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Saturday, August 15, 2015
Saturday, June 20, 2015
"Do not call anyone on earth your father; for One is your Father,
He who is in Heaven."
He who is in Heaven."
The passage above from Matthew 23:9 is one of the several verses found in the fundamentalist tool bag used to justify a perceived inconsistency of a certain customary practice found in Catholic and Orthodox churches as it pertains to Scripture. They accuse their brethren of engaging in unbiblical practices when addressing their priests as "father".
But is this really the case? Was Jesus instituting a new doctrine that forbade any future use of titles or honorifics? I could think of no better time to discuss this topic than on this special day, we Americans have designated as Father's Day.
Knowing Christ and common sense tells us that Jesus was not forbidding a little boy or girl from calling their earthly father "Daddy" or "Papa" or even "Father". Eliminating the idea of an earthly father would likewise dismantle the concept of Divine Fatherhood. There would be no default image or icon for the Christian convert or child to relate to in a paternal sense. And because the Scripture, both Old and New Testaments are filled with parental references, we can safely deduce that this was not Christ's intention in the above command to "call no one on earth your father".
So what was Jesus trying to communicate to his hearers?
Thursday, January 1, 2015
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Tuesday, December 23, 2014
Originally posted in December of 2012
In the last several decades, much to do has been made of the Pagan origins of Christmas, which I hope to prove to you could be no further from the truth. Arm-chair theologians who carelessly abstract their claims from hearsay and various Internet sites, often ignoring the primary resources and/or their proper contexts, often wrongly conclude that the advent of Constantine brought about the demise of the one true apostolic church, the introduction of pagan idolatry into the church, and the idolatrous celebration of Christmas.
Although many of the practices of our modern Christmas celebration do include pagan activities, which later crept into the holy day as a result of the Western Church's attempt to Christianize its pagan contemporaries, it is naive to think that the early church embraced these as part of their celebration of the nativity. The earliest mention of the date for Christmas came circa 200 while the earliest documented celebrations came between 250-300 A.D., a period when persecuted Christians were intentionally distancing themselves from their pagan roots, not trying to mingle with them via syncretism.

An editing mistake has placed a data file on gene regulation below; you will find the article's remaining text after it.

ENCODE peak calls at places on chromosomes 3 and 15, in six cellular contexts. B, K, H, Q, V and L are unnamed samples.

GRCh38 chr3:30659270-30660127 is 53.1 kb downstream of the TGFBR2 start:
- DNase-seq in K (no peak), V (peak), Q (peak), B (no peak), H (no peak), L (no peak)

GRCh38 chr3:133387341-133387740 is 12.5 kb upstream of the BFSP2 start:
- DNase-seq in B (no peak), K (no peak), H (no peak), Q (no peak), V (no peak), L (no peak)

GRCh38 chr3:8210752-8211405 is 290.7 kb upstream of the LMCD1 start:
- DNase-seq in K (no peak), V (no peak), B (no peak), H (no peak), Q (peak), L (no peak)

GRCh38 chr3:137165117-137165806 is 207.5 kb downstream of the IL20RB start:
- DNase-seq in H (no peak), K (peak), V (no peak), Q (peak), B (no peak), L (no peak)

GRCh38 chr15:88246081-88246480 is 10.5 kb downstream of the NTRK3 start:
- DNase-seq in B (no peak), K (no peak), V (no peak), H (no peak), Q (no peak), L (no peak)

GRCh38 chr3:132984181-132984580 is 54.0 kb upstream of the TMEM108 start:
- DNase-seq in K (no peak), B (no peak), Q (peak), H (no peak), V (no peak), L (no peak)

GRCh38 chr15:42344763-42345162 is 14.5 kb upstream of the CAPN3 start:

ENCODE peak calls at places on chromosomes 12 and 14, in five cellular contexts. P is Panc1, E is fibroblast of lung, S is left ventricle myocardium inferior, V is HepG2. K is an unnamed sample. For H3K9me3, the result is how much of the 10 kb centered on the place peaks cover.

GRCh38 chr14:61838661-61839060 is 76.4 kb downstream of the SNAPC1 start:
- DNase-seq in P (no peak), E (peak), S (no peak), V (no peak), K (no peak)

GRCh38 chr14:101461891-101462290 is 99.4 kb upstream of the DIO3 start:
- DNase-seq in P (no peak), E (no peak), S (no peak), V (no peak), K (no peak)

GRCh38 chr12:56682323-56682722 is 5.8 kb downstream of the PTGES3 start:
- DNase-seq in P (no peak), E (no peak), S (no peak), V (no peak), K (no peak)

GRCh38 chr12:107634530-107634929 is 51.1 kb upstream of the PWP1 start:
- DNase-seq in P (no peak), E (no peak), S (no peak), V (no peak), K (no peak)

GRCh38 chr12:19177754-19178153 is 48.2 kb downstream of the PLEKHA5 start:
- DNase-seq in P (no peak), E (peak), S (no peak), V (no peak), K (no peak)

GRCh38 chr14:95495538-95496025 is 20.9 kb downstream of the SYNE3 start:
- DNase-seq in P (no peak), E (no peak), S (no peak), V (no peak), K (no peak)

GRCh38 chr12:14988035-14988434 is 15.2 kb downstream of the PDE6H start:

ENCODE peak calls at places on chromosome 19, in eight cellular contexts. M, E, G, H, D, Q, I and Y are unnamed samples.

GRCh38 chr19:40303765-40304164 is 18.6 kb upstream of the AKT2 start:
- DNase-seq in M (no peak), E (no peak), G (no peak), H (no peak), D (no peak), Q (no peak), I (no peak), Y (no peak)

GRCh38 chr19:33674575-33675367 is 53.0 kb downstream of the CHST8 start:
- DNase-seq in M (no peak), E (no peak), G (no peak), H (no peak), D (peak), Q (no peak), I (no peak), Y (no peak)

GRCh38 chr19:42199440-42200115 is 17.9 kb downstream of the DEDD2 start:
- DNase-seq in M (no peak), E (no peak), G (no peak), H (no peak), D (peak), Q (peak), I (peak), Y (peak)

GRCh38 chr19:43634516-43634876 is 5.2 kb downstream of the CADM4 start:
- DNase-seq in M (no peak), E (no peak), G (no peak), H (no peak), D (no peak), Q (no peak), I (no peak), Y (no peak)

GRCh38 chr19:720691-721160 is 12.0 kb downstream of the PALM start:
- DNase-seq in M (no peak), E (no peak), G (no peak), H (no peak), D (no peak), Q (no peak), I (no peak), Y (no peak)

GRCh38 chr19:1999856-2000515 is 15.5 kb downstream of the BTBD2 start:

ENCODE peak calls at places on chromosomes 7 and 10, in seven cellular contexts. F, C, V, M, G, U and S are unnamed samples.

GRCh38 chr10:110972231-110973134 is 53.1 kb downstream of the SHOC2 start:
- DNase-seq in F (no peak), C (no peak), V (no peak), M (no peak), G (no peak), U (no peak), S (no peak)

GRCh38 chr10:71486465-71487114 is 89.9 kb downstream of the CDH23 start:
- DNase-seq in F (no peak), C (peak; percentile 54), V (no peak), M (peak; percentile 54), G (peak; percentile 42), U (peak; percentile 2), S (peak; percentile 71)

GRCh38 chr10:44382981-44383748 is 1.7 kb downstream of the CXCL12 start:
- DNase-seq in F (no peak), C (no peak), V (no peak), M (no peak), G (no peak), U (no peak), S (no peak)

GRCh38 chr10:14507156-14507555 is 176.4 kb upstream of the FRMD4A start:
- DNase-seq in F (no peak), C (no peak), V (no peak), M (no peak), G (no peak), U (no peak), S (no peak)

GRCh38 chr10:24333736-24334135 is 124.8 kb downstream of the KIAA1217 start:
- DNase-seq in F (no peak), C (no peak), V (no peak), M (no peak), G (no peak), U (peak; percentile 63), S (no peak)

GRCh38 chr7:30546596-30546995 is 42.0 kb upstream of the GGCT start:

The earliest record supporting the 25th of December as the birth of Jesus was written in the early third century by Hippolytus in his commentary on Daniel 4:23. He states: "The first coming of our Lord, that in the flesh, in which he was born at Bethlehem, took place eight days before the Kalends of January, a Wednesday, in the forty-second year of the reign of Augustus, 5500 years from Adam." Hippolytus' date for the nativity was Wednesday, December 25th, 5 BCE. Even before Hippolytus, Clement of Alexandria who lived from 150-215 CE, wrote that "...there are those who have not only determined the year of our Lord's birth, but also the day; and they say that it took place...in the twenty-fifth day of Pachom." Another early mention of Jesus' birthday came in the mid-300's from a Roman Almanac that lists the death dates of various bishops and martyrs. The first date listed is December, 25th and writes, "natus Christus in Betleem Judeae".
Friday, November 28, 2014
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In the Lion, In the Lamb,
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